Are we bothered about what footwear we go around in?
Have we got our priorities wrong or upside down?

Are we taking the next step in life on the ‘front foot’ as the saying goes?
Are we back stepping or back peddling in life as the saying goes?

Would it be true to say we do not value and respect our feet?
Would it be true to say we do not regard our feet as being important?
Would it be true to say we do not understand how delicate our feet are?
Would it be true to say that most of us put fancy footwear before self-care?

Would it be true to say we are tempted by the latest fashion for our feet?
Would it be true to say our choices of footwear are in deep neglect to our feet?

Could it be possible that we are not being consciously present when it comes to our feet and this is the start of all the suffering that follows?

Could it be that Simple?

References

(1) (n.d). Podiatry Facts & Statistics. Illinois Podiatric Medical Association (IPMA). Retrieved July 11, 2017 from
http://www.ipma.net/?page=15

(2) Holmes, E. (2014, July 15). Feet Are Getting Bigger, and Many People Wear Shoes That Don’t Fit Right – VIDEO. The Wall Street Journal. Retrieved July 6, 2017 from
https://www.wsj.com/articles/feet-are-getting-bigger-and-many-people-wear-shoes-that-dont-fit-right-1405466145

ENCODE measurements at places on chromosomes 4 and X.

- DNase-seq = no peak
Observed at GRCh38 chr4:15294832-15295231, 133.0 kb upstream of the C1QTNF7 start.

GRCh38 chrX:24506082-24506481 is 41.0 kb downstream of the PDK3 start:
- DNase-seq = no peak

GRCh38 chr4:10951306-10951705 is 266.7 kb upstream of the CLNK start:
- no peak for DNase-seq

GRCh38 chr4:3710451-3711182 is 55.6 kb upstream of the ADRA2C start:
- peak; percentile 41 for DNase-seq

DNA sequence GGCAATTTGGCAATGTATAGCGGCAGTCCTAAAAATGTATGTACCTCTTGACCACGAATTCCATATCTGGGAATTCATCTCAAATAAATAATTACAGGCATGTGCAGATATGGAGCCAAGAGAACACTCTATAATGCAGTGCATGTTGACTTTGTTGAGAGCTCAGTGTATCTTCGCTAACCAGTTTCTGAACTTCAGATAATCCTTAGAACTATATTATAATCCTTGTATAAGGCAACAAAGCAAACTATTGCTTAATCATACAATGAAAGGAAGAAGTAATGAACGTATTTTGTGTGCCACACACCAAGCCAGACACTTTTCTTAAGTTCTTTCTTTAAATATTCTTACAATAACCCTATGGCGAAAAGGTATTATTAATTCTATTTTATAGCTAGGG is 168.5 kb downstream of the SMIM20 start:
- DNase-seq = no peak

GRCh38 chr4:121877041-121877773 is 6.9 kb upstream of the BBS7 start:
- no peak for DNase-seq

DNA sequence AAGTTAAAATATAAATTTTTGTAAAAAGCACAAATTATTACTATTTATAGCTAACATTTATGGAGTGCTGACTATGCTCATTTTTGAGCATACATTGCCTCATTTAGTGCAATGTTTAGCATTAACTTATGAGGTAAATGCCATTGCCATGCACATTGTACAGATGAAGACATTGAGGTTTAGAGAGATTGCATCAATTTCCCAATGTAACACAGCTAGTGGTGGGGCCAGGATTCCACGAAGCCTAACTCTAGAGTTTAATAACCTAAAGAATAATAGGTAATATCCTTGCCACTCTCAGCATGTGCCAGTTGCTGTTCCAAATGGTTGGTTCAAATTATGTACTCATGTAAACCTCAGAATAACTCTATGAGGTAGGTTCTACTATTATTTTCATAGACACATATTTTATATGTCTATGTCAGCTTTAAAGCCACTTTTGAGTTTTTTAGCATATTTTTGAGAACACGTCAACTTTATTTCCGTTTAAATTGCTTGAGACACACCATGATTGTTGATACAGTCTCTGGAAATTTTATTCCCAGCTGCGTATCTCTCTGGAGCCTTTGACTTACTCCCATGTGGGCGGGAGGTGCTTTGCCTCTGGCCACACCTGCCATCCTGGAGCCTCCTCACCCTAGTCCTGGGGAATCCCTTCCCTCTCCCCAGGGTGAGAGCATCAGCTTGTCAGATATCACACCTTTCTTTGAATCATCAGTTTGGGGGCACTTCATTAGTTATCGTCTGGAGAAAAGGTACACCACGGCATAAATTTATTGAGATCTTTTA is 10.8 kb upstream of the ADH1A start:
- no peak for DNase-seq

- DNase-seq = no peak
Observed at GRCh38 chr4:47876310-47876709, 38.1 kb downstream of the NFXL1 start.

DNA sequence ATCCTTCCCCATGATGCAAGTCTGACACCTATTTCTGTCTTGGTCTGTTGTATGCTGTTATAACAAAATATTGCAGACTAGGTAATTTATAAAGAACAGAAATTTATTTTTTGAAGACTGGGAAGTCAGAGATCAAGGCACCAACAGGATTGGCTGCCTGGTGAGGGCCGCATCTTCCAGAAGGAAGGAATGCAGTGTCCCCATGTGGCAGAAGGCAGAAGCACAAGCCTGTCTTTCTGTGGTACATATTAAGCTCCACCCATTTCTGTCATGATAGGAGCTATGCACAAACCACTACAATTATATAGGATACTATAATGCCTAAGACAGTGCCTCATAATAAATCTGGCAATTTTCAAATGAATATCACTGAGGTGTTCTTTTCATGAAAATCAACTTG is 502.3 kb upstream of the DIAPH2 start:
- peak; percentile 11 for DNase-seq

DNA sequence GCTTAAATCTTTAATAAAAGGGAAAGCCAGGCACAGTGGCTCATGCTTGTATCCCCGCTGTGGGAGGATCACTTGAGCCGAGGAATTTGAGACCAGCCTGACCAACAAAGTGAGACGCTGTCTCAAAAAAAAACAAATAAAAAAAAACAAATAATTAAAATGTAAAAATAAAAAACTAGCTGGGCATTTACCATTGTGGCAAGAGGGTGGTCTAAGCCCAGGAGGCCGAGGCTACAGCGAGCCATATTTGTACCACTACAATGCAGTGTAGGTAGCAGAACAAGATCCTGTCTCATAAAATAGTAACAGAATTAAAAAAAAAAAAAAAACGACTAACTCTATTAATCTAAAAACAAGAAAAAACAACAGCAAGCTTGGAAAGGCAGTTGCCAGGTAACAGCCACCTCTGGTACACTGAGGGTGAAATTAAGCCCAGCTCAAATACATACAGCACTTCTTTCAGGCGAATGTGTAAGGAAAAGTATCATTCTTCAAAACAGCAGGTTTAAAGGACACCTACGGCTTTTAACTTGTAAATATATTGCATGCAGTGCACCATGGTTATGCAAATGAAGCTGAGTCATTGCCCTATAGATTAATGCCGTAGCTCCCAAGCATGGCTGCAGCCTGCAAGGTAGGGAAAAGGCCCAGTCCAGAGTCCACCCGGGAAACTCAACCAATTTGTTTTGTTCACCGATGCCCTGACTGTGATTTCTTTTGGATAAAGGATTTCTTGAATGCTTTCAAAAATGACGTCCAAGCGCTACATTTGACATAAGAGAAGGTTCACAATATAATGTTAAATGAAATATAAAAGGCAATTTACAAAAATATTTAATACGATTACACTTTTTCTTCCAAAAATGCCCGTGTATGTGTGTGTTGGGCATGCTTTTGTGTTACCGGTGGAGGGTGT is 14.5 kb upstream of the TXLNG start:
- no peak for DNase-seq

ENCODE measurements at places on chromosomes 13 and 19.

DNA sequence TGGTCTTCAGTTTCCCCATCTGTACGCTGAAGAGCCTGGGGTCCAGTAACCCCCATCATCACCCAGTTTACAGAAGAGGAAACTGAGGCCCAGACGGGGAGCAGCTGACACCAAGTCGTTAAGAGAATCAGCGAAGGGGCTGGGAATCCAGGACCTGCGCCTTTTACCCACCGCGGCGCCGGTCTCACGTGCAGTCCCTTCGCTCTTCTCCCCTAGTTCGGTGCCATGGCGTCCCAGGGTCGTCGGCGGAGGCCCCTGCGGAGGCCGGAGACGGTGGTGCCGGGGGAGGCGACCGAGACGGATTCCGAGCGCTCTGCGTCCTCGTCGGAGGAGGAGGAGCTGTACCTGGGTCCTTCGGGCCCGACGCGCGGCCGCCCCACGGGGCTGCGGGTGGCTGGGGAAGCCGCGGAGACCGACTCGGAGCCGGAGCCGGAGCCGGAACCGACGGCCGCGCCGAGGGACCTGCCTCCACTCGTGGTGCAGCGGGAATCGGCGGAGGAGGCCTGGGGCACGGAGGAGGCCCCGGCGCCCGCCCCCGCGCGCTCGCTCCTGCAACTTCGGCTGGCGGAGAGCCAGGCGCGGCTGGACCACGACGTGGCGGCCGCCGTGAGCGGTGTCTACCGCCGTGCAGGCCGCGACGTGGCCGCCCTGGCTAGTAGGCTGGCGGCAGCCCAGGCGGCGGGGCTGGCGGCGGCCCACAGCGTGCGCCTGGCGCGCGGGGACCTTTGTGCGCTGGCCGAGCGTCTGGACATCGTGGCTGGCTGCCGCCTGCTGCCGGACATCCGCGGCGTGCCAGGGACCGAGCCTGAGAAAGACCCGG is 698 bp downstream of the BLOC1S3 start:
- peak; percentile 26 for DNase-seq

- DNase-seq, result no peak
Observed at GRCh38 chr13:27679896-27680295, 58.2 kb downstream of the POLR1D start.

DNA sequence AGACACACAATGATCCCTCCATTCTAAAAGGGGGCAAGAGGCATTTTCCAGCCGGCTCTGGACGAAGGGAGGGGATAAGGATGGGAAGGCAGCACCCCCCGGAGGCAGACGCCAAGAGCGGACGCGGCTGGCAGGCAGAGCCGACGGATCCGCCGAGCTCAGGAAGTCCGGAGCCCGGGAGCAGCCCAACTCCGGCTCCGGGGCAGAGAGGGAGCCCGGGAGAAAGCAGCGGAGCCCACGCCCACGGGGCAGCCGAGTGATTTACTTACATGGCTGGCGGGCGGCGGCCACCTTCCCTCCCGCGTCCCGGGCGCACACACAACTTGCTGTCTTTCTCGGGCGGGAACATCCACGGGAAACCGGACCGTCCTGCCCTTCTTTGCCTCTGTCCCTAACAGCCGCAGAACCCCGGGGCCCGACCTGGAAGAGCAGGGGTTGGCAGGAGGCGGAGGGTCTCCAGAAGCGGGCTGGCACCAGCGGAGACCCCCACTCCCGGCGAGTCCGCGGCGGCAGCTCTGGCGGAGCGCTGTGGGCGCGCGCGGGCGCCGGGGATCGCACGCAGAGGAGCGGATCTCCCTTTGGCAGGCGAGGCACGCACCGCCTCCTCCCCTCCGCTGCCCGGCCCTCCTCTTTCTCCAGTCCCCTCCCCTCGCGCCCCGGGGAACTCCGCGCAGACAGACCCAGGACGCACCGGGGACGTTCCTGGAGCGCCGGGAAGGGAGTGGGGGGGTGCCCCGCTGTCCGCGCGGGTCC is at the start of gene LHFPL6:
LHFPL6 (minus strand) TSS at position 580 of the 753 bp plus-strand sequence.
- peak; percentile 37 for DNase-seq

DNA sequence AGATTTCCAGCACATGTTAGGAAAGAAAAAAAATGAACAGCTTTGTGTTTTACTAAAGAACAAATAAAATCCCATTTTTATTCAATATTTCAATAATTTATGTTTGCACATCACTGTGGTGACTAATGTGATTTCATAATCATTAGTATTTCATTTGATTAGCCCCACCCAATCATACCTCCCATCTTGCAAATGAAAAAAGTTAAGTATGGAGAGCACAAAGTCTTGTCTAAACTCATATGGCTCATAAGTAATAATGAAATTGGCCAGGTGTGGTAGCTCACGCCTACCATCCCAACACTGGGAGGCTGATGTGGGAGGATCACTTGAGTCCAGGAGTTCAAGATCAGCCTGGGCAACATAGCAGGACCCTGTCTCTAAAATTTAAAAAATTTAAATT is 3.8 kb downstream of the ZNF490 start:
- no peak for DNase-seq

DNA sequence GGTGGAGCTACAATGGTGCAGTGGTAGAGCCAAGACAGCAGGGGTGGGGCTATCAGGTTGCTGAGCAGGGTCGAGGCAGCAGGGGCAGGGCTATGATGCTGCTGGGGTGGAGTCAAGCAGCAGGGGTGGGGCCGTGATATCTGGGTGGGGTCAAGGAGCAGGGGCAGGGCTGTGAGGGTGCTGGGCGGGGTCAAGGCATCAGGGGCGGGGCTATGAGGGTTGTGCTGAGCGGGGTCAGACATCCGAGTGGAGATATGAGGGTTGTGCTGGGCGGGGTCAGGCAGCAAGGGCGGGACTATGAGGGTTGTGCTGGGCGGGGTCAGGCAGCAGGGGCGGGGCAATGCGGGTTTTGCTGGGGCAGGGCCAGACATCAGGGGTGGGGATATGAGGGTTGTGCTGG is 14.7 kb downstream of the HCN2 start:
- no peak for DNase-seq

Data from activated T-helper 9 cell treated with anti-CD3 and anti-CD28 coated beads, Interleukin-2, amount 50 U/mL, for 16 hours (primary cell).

(3) (n.d). Foot.com. Retrieved July 11, 2017 from
http://foot.com/foot-conditions/

(4) Nirenberg, M. (2015, October 30). Your Complete Guide for Foot Amputation Surgery. FootVitals. Retrieved July 11, 2017 from
http://www.footvitals.com/surgery/foot-amputation.html

(5) (n.d). Dermal Filler Foot Injections. Essentials. Retrieved June 11, 2017 from
http://www.essentials-hairandbeauty.co.uk/dermal-filler-foot-injections/

(6) Hall, V. (2016, November 3). The Science of Skincare: What is Hyaluronic Acid? Retrieved July 11, 2016 from
http://www.telegraph.co.uk/beauty/skin/what-is-hyaluronic-acid-beauty-by-the-geeks/

(7) (n.d). Foot Cushioning with Dermal Fillers. Consulting Room. Retrieved July 11, 2017 from
http://www.consultingroom.com/Treatment/Foot-Cushioning-dermal-filler-injections

(8) (n.d). Dictionary.com. Retrieved July 11, 2017 from
http://www.dictionary.com/browse/foot-doctor

(9) (n.d). The Free Dictionary. Retrieved July 11, 2017 from
http://www.thefreedictionary.com/foot+doctor

(10) (2015, December 10). Foot Problems and the Podiatrist. NHS. Retrieved July 11, 2017 from
http://www.nhs.uk/livewell/foothealth/pages/foot-problems-podiatrist.aspx

(11) (n.d). Find Out About Podiatric Surgeons. The College of Podiatry. Retrieved July 11, 2017 from
http://www.scpod.org/podiatric-surgery/about-podiatric-surgeons/

(12) DeHeer, P. (2015, October 2). Everything You Need to Know About Arthroplasty Surgery. FootVitals. Retrieved July 12, 2017 from